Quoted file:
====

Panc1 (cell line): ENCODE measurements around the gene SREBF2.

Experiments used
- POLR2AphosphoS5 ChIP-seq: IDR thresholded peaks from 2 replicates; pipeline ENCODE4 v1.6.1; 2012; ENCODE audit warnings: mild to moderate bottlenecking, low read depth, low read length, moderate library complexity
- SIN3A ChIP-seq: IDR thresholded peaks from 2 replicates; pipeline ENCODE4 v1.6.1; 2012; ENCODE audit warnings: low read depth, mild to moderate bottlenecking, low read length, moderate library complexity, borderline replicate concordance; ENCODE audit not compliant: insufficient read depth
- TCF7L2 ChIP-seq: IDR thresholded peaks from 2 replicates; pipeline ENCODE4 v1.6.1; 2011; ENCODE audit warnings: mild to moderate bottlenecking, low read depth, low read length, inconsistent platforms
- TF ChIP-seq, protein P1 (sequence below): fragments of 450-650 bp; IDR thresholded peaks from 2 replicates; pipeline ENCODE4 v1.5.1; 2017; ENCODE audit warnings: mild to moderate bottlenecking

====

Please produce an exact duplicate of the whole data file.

Panc1 (cell line): ENCODE measurements around the gene SREBF2.

Experiments used
- POLR2AphosphoS5 ChIP-seq: IDR thresholded peaks from 2 replicates; pipeline ENCODE4 v1.6.1; 2012; ENCODE audit warnings: mild to moderate bottlenecking, low read depth, low read length, moderate library complexity
- SIN3A ChIP-seq: IDR thresholded peaks from 2 replicates; pipeline ENCODE4 v1.6.1; 2012; ENCODE audit warnings: low read depth, mild to moderate bottlenecking, low read length, moderate library complexity, borderline replicate concordance; ENCODE audit not compliant: insufficient read depth
- TCF7L2 ChIP-seq: IDR thresholded peaks from 2 replicates; pipeline ENCODE4 v1.6.1; 2011; ENCODE audit warnings: mild to moderate bottlenecking, low read depth, low read length, inconsistent platforms
- TF ChIP-seq, protein P1 (sequence below): fragments of 450-650 bp; IDR thresholded peaks from 2 replicates; pipeline ENCODE4 v1.5.1; 2017; ENCODE audit warnings: mild to moderate bottlenecking